The Kingdom of Hawaii was established as a constitutional monarchy in 1810 by King Kamehameha I.  In 1893, a coup led by American businessmen driven by sugar and pineapple business interests in the Hawaiian islands overthrew Queen Lili'uokalani.  Despite native protests and Lili'uokalani's efforts to reclaim the throne, the United States annexed Hawaii as a territory in 1898.  Hawaii became an American state in 1959.

This collection is not comprehensive but rather provides a launching point for further research and study.

This Smithsonian Learning Lab collection received Federal support from the Asian Pacific American Initiatives Pool, administered by the Smithsonian Asian Pacific American Center.

Keywords: Kamamalu, Emma, Kapi'olani, Kapiolani, Kalakaua, Liliuokalani, Hawaiian, royals, royalty

#APA2018

Tess Porter
37
 

California Gold Rush Era Mining Technique Photos

Mining techniques evolved over time with development of larger mining companies. These photos also show cultural diversity during the California Gold Rush. 

columbiastatehistoricpark
14
 

Triumph and Tragedy: U.S. Reconstruction, 1865-1877

This collection brings together Smithsonian and other federal resources to support the initial research into a project for National History Day 2019, "Triumph and Tragedy in History." #NHD2019


These resources - including photographs, broadsides, political cartoons, publications, correspondence, ledger books, and government documents - explore the varying experiences, political arguments, and consequences of the period following the American Civil War, known as Reconstruction. Resources highlight the opposing ideas for and against Reconstruction policies - and their consequences - by the federal government and its citizens, including political leaders and activists. Also included are digital resources related to Constitutional Amendments passed during this era, supporting secondary resources, and various cartoons, broadsides, speeches, and imagery portraying the African American response to Reconstruction policies and the promises of citizenship and equal rights. Other primary source documents included provide a glimpse into how Reconstruction may have affected individual lives and businesses, and links to digitized collections (and corresponding transcriptions) of thousands of documents from the U.S. Bureau of Freedmen, Refugees, and Abandoned Lands.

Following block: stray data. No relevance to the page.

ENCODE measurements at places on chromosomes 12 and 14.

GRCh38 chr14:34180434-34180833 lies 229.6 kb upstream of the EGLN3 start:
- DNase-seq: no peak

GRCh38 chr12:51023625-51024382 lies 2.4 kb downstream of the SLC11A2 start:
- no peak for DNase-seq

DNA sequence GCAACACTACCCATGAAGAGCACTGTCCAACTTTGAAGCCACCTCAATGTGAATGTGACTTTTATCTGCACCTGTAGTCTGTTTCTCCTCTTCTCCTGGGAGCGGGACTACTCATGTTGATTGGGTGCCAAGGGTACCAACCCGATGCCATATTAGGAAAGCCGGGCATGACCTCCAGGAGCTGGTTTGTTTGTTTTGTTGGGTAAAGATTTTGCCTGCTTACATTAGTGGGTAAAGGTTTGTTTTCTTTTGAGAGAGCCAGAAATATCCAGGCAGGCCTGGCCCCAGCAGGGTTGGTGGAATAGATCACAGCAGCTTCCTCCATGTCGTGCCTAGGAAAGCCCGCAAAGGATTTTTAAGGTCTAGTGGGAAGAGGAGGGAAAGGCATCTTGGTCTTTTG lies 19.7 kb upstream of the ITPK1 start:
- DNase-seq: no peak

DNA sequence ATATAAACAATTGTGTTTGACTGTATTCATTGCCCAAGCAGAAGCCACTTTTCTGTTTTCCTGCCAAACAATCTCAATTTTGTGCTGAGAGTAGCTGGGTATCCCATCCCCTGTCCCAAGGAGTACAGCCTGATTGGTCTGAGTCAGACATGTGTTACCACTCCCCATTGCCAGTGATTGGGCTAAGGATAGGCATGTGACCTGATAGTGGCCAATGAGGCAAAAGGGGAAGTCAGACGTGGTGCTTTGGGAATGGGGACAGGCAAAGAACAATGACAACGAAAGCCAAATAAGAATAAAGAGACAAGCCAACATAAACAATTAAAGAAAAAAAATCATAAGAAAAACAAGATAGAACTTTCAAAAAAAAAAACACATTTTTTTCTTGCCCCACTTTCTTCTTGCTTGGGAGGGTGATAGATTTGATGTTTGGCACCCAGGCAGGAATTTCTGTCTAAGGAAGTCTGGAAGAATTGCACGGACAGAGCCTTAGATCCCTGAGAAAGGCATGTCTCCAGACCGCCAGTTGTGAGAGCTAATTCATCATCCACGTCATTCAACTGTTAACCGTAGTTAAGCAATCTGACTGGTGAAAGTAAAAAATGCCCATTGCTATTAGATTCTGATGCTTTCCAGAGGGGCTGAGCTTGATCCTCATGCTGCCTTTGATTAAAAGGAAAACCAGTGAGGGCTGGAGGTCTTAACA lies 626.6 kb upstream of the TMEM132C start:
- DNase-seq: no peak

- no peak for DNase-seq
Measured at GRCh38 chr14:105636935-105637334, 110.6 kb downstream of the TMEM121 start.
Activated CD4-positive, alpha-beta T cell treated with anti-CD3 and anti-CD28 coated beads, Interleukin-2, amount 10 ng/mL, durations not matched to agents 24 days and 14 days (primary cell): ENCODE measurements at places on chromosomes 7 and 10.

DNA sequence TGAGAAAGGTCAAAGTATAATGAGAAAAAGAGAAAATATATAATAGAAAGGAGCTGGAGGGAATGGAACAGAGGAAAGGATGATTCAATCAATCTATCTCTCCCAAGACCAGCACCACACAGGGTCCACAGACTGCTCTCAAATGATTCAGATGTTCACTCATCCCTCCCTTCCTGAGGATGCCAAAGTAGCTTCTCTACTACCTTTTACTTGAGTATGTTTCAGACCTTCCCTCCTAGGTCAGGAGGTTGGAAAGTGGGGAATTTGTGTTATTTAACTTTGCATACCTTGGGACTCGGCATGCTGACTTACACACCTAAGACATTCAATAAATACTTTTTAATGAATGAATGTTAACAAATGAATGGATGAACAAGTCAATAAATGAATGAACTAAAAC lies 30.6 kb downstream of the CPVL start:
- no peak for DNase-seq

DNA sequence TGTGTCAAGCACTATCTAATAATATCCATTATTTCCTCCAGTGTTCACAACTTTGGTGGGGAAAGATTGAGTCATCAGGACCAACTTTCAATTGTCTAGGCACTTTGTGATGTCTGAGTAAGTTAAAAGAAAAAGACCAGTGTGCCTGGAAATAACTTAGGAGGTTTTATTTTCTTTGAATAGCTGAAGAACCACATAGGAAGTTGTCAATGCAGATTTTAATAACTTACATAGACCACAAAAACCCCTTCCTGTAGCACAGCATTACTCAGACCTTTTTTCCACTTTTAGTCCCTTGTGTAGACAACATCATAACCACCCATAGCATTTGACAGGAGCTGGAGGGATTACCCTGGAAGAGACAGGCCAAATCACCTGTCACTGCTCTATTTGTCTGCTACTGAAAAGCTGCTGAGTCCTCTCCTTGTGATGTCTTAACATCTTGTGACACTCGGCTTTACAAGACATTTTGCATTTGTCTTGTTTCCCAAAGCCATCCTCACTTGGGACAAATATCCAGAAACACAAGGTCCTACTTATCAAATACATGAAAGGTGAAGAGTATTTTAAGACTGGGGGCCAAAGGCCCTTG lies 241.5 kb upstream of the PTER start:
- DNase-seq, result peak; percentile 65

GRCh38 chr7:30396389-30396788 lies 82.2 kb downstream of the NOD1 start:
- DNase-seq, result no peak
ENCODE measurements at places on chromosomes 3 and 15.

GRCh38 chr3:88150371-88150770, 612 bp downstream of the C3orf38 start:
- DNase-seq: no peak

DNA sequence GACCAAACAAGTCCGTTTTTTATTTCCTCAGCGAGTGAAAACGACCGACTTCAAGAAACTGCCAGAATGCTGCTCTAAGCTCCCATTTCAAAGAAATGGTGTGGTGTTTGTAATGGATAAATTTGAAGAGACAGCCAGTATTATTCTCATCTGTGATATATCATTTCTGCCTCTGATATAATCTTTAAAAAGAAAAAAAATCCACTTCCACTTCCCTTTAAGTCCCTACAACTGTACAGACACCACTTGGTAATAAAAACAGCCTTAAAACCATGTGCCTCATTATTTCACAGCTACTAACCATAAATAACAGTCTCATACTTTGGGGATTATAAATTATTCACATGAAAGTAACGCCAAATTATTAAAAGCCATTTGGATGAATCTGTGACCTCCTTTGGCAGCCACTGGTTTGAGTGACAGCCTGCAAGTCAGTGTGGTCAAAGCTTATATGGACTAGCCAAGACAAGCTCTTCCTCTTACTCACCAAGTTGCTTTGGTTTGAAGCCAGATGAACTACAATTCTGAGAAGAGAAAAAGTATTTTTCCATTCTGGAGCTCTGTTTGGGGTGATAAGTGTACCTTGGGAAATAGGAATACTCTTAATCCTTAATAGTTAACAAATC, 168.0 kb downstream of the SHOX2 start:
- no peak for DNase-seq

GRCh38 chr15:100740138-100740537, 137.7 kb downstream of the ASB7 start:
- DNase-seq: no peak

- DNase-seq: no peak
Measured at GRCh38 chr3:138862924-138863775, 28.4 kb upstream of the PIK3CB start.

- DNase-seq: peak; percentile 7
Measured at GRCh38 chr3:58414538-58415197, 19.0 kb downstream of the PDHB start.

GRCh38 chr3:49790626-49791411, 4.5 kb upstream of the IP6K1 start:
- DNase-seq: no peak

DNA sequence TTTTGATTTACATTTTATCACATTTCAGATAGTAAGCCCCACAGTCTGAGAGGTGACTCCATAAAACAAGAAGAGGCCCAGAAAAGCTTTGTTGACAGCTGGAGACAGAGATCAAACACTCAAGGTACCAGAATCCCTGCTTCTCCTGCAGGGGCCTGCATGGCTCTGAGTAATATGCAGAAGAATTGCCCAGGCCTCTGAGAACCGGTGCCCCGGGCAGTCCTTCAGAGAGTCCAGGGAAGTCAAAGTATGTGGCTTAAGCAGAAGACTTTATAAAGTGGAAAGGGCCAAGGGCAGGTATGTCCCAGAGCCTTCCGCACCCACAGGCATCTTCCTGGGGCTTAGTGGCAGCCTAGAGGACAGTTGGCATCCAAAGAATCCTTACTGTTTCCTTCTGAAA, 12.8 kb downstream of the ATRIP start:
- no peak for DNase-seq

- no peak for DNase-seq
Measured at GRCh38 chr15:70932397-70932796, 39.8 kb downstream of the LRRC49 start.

By no means is this collection comprehensive; instead, it provides a launching point for further research. 

Tags: Civil War, Reconstruction, U.S. Reconstruction, postwar, South, perspective, politics, southern democrats, Radical Republicans, African Americans, Freedmen's Bureau, Records of the Bureau of Freedmen, Refugees, and Abandoned Lands, art, photographs, political cartoons, military, 19th century, 1800s, Abraham Lincoln, Andrew Johnson, Hiram Revels, amendments, #NHD

Smithsonian Transcription Center
49
 

Exploration of Different Gold Mining Tools and Techniques

Historical images of placer gold mining tools and techniques used in Columbia, CA may be used for learning different placer gold mining techniques. These visual aids may provide a better understanding of how the types of mining tools changed over time. In the early years of the gold rush, miners traveled with very few items; some which included a gold pan, pick and shovel. As more gold was discovered, mining parties established mining camps or tent towns. The cradle or rocker box was used as towns developed. Further development of mining camps brought in the use of long toms, sluice boxes and water diversions created for mining.

columbiastatehistoricpark
7